Vatican City, Mar 24, 2010 / 08:34 am
A “friendship” exists between science and faith, said the Holy Father during his catechesis on Wednesday morning in which he spoke of St. Albert the Great, “one of the greatest teachers of scholastic theology” and the patron of those who study natural sciences. He used the saint’s example to urge young people to seek God’s guidance for their “life project.”
As a teacher, scholar and writer in the 13th century and “being a man of prayer, science and charity,” said the Pope, St. Albert “enjoyed great authority in his interventions, in various events of the Church and of the society of that time.”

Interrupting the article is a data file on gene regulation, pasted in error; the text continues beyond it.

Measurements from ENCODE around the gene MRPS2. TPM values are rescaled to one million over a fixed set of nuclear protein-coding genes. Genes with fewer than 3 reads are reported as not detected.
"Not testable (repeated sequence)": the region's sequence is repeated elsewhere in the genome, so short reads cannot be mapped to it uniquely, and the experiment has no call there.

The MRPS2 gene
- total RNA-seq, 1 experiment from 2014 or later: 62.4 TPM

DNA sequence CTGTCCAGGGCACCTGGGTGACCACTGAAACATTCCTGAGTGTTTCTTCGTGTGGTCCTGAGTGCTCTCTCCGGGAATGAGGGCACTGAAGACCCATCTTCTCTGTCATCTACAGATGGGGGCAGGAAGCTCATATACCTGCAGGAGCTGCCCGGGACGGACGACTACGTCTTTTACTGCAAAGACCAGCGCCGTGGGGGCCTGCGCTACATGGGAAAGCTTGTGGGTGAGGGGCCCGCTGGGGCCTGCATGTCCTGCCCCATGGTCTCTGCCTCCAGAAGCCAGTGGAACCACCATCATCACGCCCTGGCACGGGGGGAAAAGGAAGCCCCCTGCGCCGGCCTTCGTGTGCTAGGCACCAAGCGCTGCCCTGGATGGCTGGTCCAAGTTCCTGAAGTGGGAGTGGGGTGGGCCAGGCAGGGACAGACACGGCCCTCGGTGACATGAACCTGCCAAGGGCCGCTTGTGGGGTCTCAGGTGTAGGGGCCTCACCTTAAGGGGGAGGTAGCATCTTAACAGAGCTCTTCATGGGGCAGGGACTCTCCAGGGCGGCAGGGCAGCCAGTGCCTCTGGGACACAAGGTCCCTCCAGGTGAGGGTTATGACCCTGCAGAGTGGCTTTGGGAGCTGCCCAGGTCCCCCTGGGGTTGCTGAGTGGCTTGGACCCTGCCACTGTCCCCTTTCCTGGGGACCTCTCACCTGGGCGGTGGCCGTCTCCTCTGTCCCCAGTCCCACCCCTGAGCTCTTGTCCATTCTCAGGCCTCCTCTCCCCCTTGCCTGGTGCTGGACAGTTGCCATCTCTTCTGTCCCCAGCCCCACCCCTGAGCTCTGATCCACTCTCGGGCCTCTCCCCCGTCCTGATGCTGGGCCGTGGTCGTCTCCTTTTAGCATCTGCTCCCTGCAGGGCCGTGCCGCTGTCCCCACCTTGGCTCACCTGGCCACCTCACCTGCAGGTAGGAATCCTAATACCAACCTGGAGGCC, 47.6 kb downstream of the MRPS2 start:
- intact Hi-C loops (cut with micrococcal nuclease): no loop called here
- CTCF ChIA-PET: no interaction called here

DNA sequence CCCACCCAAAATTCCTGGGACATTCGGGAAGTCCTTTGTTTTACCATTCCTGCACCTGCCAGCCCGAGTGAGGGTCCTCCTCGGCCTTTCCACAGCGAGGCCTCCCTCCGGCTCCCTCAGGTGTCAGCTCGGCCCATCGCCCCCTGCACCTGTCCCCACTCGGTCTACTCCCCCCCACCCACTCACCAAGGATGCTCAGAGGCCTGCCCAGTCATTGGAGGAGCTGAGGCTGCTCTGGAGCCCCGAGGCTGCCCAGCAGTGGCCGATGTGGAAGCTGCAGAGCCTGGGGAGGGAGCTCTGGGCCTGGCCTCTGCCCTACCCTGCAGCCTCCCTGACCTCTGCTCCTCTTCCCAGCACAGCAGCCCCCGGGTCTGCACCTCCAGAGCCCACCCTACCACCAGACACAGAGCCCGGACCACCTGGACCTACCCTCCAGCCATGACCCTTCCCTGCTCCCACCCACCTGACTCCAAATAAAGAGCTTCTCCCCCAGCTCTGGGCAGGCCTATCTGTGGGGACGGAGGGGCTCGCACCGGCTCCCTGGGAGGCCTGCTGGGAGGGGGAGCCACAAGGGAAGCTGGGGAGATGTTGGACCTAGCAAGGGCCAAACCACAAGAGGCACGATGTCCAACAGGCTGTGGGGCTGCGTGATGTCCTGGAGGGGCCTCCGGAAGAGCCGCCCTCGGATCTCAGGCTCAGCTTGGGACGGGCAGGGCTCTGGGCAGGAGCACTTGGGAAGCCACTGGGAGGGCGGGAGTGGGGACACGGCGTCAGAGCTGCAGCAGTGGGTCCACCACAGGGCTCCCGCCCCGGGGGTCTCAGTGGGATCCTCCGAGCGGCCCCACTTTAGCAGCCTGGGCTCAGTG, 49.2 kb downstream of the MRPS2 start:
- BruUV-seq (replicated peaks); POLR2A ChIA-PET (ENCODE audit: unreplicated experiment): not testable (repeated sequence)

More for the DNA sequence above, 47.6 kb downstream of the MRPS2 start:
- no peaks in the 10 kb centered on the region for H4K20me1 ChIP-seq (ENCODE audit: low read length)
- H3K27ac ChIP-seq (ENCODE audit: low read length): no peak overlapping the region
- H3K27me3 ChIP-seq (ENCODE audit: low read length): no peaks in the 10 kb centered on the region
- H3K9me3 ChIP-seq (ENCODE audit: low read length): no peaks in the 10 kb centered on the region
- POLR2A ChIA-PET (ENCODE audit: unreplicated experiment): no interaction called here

There was “something of prodigious” about the culture of the Dominican, the Holy Father said, explaining that beyond philosophy and theology his “encyclopedic interests” included every other known discipline at that time including physics, chemistry, astronomy and even botany and zoology.
Pope Benedict said that this teacher of St. Thomas Aquinas still has much to teach us, particularly, he pointed out, “St. Albert shows us that there is no opposition between faith and science.”